Mark Your Calendar


Peacemaker Awards Reception
Help us celebrate our 2016 Peacemakers on Sunday, May 15th, in Casserly Hall, St. Joseph’s Greenwich Village Church from 3 to 6 PM. We’ll be honoring Orlando and Phyllis Rodriguez of September 11th Families for Peaceful Tomorrows; Sr. Evelyn Lamoureux, D.W., Peace and Community Activist in Nassau and Queens Counties; and Fr. Francis Gargani, PCMNY Board Member extraordinaire. We’ll also be honoring Maloof Family Young Peacebuilders Paul Thomas, St. Raymond High School for Boys, the Bronx; Caroline Bandigan, Bishop Loughlin Memorial High School, Brooklyn; and Jillian Eberlein, Notre Dame Academy H.S., Staten Island. Come for the fun, the food, and the festivities. To view the invitation with more details, click here. To register, contact PCMNY, or register at

Scheduled Upcoming Events

For dates and descriptions of additional scheduled events, click here.


Annual Events


Good Friday Way of the Cross
PCMNY is probably best known for its Good Friday Way of the Cross, which was its founding event. Commemorating Jesus' suffering in His own life and in the lives of people throughout the world today, hundreds process together, praying for change in ourselves and a society marred by such sins as poverty, racism, bullying and gun violence, human trafficking and war.  Concluding with a 15th Station, we are reminded that we are a Resurrection people in a Good Friday world. For CBS News coverage of the 2015 Good Friday event, please click here.

Peacemaker Awards Reception
Each year PCMNY honors peacemakers, some known nationally, some known locally, and some known mostly within the Pax Christi community, but all doing noteworthy work to make the world a more peaceful and just place for all of us to live. We honor these exemplary people at a reception that is a true celebration of them and the peace community that supports them.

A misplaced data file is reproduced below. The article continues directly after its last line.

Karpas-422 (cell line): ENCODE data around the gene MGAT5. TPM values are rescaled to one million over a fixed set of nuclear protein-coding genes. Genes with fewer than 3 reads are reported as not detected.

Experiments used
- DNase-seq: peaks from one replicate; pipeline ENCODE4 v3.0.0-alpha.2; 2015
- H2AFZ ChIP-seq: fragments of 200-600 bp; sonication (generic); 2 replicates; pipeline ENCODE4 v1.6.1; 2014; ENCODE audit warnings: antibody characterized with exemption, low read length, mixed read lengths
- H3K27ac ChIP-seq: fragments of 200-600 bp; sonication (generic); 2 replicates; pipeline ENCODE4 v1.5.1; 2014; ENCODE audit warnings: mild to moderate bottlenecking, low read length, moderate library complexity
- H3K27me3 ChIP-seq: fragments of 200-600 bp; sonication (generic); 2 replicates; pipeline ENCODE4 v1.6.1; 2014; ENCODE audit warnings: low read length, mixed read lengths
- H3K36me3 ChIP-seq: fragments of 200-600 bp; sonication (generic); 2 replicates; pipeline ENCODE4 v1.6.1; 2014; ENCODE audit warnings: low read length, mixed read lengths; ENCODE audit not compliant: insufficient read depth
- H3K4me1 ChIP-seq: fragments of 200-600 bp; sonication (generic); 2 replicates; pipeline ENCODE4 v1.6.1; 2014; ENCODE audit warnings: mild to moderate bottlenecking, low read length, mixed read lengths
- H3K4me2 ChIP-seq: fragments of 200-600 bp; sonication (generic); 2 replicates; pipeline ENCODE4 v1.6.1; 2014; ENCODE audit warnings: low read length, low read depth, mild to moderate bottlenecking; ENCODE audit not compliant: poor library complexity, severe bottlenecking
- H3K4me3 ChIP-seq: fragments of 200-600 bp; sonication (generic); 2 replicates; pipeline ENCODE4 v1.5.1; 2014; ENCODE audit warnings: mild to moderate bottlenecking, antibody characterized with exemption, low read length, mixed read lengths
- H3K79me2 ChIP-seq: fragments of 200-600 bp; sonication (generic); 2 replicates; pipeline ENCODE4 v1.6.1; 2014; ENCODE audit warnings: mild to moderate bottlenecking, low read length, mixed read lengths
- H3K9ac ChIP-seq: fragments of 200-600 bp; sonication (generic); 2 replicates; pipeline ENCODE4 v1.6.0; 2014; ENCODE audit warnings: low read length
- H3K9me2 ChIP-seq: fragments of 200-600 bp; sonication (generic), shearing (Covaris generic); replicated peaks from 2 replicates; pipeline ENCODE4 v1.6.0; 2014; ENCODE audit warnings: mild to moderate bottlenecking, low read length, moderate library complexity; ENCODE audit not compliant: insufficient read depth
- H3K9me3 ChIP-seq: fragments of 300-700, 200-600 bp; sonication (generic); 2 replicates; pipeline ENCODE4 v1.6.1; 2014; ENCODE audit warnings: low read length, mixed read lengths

40-Day Fast for Christian Nonviolence
Pax Christi Metro New York joins others around the country in an annual fast for Christian Nonviolence. This fast is an opportunity to remember, repent, and resolve to transform our culture of violence, whether the violence of the street or the violence of war, drones, and nuclear weapons proliferation. It begins each July 1st and ends on August 9th, the tragic triple anniversaries of the executions of St. Teresa Benedicta of the Cross (Edith Stein), Jewish convert to Catholicism and holocaust victim; Blessed Franz Jaegerstaetter, martyr for refusing to serve in Hitler's army; and the atomic bombing of Nagasaki, Japan, the largest Christian community in Japan. PCMNY frames it with prayers made available for you to pray alone or in community. For more information about the fast, contact the PCMNY office: or, when the Fast approaches simply sign up as an individual or group to fast a day, a week, or longer between July 1st and August 9th to end the horror of nuclear weapons proliferation and all forms of violence.

Hiroshima/Nagasaki Memorial